Samsung appears to turn off TVs during ad breaks, saving viewers the bother

Our Score:

Background

Taylor Herring rekindled its fruitful relationship with Samsung (having just claimed a Drum Grand Prix for its Quickdrive washing machine campaign) to launch a new TV set.

The Big Idea

Someone had an idea to promote the Samsung QLED set; turn off people’s televisions while they are watching them. From this #tvblackout was born.

Samsung’s vision is that the TV set doesn’t need to be an archaic black square, but instead a piece of modern art; an extension of your living room wall. So, it turned off people’s TV sets during Coronation Street to reinforce the point… or so it would seem. I’m not sure anybody would have actually fallen for the stunt, but perhaps that doesn’t really matter. It made it into the news.

Review

My first reaction was to wonder whether another brand had championed this technology before. They must have? Perhaps not loud enough and that is why Samsung deserves credit for this. Every other TV provider must have kicked themselves because this technology is so simple. It’s so simple it almost feels old! But, it has grabbed the headlines because of a meaty and integrated campaign. Time will tell if the sets fall off the shelves, but as a through-the-line campaign there is no denying its strengths and single mindedness. The tag line/hashtag is descriptive and catchy and the combination of out-of-home advertising, on-air, stunt and research-filled press story make it feel like a PR-led narrative which more often than not these days results in the most rounded marketing.

So, let’s break it down.

Samsung did some research to find that the majority of adults found a black TV screen overbearing. This gave the project its raison d’etre. Some elements of the press story felt a bit contrived if I’m being honest. Apparently, this was the first time in ad-break history that TV screens have gone entirely blank. A rather sweeping statement that seems to ignore that the most common editing transition is a dip to black. But hell, the Mirror gobbled up the line so Taylor Herring wins. I guess it’s all part of the sell-in formula – its last Samsung spot was the longest TV ad in history after all. The London-centric stunts featuring people with TVs for heads perhaps wasn’t original, but it served up a plethora of imagery that the media devoured.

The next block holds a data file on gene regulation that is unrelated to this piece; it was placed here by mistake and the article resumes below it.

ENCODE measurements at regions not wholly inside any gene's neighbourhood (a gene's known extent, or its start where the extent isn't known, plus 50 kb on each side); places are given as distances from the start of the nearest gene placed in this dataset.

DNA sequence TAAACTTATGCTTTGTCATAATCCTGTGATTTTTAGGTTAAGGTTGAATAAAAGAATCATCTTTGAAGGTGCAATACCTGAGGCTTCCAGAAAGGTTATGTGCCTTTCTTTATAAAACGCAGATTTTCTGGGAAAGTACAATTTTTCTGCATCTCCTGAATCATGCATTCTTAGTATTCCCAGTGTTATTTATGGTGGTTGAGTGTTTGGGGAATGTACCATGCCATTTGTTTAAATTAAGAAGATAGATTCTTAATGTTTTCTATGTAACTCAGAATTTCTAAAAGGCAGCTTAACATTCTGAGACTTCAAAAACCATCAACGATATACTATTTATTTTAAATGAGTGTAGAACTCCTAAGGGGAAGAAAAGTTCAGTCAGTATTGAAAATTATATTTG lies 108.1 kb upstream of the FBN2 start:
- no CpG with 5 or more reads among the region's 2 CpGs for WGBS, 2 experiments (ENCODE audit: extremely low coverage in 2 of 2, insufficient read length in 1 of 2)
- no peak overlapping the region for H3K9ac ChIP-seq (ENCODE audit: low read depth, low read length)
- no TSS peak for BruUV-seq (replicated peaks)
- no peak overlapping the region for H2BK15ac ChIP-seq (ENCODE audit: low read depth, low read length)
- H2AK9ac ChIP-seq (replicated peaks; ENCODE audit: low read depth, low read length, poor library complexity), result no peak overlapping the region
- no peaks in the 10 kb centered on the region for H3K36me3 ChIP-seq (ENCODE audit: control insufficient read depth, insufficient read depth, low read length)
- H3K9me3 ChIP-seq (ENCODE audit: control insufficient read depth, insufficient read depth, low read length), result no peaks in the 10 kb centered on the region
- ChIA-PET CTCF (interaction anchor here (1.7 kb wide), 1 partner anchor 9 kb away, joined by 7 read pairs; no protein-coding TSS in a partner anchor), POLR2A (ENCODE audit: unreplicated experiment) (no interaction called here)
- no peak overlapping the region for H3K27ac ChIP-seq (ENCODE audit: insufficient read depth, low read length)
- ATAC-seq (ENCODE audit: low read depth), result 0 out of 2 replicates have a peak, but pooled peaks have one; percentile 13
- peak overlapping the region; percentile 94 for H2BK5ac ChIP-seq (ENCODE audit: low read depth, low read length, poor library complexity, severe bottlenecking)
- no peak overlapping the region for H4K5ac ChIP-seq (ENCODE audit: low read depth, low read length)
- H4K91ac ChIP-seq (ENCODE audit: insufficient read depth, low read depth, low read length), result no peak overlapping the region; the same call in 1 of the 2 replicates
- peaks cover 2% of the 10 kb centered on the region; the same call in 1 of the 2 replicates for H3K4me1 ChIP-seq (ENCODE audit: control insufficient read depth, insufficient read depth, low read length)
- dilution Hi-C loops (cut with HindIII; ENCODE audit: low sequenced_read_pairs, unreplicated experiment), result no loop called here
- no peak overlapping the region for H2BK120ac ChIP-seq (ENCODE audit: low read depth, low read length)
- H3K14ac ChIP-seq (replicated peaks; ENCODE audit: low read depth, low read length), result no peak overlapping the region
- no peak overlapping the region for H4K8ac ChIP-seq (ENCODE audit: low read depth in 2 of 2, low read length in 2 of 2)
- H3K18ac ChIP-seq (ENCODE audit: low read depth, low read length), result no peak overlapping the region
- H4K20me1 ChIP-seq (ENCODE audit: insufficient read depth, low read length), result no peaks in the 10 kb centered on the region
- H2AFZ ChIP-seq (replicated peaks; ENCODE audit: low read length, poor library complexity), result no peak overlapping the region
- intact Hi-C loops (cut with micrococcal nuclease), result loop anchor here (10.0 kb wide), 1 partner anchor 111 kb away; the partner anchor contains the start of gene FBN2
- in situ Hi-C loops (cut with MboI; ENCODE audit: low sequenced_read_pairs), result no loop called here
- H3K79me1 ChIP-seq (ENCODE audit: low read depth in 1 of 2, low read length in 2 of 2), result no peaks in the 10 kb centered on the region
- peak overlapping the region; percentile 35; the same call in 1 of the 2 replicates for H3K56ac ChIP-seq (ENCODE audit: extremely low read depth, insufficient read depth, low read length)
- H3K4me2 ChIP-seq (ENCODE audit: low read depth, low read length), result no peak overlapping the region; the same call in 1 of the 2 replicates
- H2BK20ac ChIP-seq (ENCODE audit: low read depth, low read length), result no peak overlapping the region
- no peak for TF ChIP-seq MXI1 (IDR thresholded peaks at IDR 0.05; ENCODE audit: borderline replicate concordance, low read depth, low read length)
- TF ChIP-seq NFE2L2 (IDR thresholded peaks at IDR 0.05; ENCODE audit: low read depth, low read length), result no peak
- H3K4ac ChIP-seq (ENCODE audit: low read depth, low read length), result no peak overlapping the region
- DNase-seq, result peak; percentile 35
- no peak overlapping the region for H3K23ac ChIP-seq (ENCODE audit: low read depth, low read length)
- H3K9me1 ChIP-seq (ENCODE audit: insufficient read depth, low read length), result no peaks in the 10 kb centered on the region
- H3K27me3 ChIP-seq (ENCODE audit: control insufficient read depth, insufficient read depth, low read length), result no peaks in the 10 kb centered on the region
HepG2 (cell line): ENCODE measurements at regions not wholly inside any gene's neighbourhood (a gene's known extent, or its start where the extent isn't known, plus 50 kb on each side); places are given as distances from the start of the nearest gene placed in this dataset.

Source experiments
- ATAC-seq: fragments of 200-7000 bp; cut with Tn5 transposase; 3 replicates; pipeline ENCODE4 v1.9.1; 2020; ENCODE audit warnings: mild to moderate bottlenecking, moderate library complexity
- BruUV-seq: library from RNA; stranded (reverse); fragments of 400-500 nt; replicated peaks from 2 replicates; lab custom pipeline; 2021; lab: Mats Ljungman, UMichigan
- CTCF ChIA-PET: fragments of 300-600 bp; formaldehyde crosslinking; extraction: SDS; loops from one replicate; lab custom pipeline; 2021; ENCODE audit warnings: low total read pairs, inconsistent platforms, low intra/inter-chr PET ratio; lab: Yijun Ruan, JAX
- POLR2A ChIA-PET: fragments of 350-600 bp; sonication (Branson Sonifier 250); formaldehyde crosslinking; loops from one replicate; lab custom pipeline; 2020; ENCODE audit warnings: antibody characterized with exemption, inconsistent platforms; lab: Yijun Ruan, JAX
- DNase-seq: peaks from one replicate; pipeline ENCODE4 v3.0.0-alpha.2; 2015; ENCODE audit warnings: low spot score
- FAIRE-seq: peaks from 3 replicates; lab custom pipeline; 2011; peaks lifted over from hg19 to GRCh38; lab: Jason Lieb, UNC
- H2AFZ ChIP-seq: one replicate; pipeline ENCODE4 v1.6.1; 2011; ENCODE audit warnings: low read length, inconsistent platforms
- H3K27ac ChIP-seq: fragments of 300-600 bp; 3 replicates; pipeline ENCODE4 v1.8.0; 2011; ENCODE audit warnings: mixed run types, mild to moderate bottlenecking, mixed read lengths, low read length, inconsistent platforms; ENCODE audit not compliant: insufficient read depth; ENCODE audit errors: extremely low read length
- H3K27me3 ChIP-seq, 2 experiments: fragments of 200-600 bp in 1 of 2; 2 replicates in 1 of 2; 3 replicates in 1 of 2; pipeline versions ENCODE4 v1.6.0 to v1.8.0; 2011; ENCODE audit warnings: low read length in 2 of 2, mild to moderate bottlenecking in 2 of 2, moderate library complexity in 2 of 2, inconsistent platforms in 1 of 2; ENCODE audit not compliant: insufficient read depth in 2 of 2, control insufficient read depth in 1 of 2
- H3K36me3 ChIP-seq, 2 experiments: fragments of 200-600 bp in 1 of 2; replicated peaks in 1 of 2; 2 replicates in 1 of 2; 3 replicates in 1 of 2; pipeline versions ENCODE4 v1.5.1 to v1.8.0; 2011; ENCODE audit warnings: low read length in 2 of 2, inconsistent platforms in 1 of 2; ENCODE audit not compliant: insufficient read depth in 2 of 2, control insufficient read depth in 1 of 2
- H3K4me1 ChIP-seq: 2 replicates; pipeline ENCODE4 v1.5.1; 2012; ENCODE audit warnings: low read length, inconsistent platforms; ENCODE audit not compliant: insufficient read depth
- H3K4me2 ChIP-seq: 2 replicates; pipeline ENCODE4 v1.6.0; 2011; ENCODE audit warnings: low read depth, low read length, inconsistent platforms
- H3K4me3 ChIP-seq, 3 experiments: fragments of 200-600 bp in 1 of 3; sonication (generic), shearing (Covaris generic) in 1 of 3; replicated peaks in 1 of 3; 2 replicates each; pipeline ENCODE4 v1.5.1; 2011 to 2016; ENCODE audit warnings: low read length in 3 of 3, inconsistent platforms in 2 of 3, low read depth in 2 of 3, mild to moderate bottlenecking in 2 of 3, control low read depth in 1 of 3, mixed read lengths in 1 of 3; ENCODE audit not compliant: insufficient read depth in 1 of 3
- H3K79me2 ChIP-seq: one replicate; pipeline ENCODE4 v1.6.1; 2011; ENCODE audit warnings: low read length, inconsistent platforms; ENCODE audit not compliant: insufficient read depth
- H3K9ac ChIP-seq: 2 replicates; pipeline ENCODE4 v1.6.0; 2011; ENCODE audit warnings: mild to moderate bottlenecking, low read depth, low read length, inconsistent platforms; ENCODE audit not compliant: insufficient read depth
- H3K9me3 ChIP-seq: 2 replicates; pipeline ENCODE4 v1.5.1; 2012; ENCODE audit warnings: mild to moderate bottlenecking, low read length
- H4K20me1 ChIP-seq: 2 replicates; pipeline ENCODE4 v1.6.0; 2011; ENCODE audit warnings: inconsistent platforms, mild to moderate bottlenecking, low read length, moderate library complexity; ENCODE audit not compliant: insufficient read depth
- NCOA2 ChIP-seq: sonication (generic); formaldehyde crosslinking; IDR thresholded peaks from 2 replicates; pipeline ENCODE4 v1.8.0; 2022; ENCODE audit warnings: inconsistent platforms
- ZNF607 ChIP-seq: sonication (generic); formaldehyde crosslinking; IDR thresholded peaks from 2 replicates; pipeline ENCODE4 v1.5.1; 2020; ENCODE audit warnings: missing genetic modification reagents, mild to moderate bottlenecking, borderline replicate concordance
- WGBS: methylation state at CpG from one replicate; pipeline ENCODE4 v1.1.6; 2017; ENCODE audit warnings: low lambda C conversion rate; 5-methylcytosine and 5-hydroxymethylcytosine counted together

The advert/stunt ran in some high-spend breaks such as the Champions League Final. Samsung chose to use at least two slightly different creatives. The longer TV ad was more impactful in my opinion compared to the 10-second spot which was filled with copy and felt less unique. I think the project lost some synergy here – especially when it ran the short spots on the London Piccadilly Circus big screen (time is clearly money when it comes to the new Piccadilly display). In my opinion a lot of viewers will have missed the connection. Also, it feels to me like a bit of a knee-jerk response to take over the biggest screen in London for a campaign like this. In reality, it’s actually one of the least TV-like screens around; its curves running in the exact opposite direction to curved television screens.

In Hindsight

Some reviews in the tech press cited disappointment at the tactic of trying to trick people into believing their television had turned off; they claimed it was unnecessary. Chill out! In contrast, I think this is the key to the creative and the coolest part of the idea. Realistically, nobody will have fallen for it. Not even my mum I’m afraid. That’s because the static/breakup effect (used to transition into the blackness) is such an overused mechanic in commercials. But to criticise this creative would be to miss the point. After all, if hundreds of press articles write about TVs being turned off in people’s living rooms, then it doesn’t really matter if it happened or not. Credit where credit is due.

Overall, it’s a really tight campaign. A simple idea that I’m sure stemmed from a simple brief and resulted in a clear-cut, integrated execution. What’s especially amazing to me is Taylor Herring’s ability to sell in a story in the future tense; with most publications covering ‘it’ before it actually happened and simply writing about how TV screens ‘will’ go blank and TV-headed men ‘will’ roam the streets. Impressive. I don’t like how Samsung repeatedly referred to its own campaign as disruptive – the most overused word in the industry. Leave that for others to conclude please!  Ultimately, I wish I’d experienced it rather than reading about it but like most of you I don’t watch adverts.

A really simple idea executed cleverly through-the-line. A strong product idea supported by strong comms that was led by PR.

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Oliver Francis

Oliver Francis

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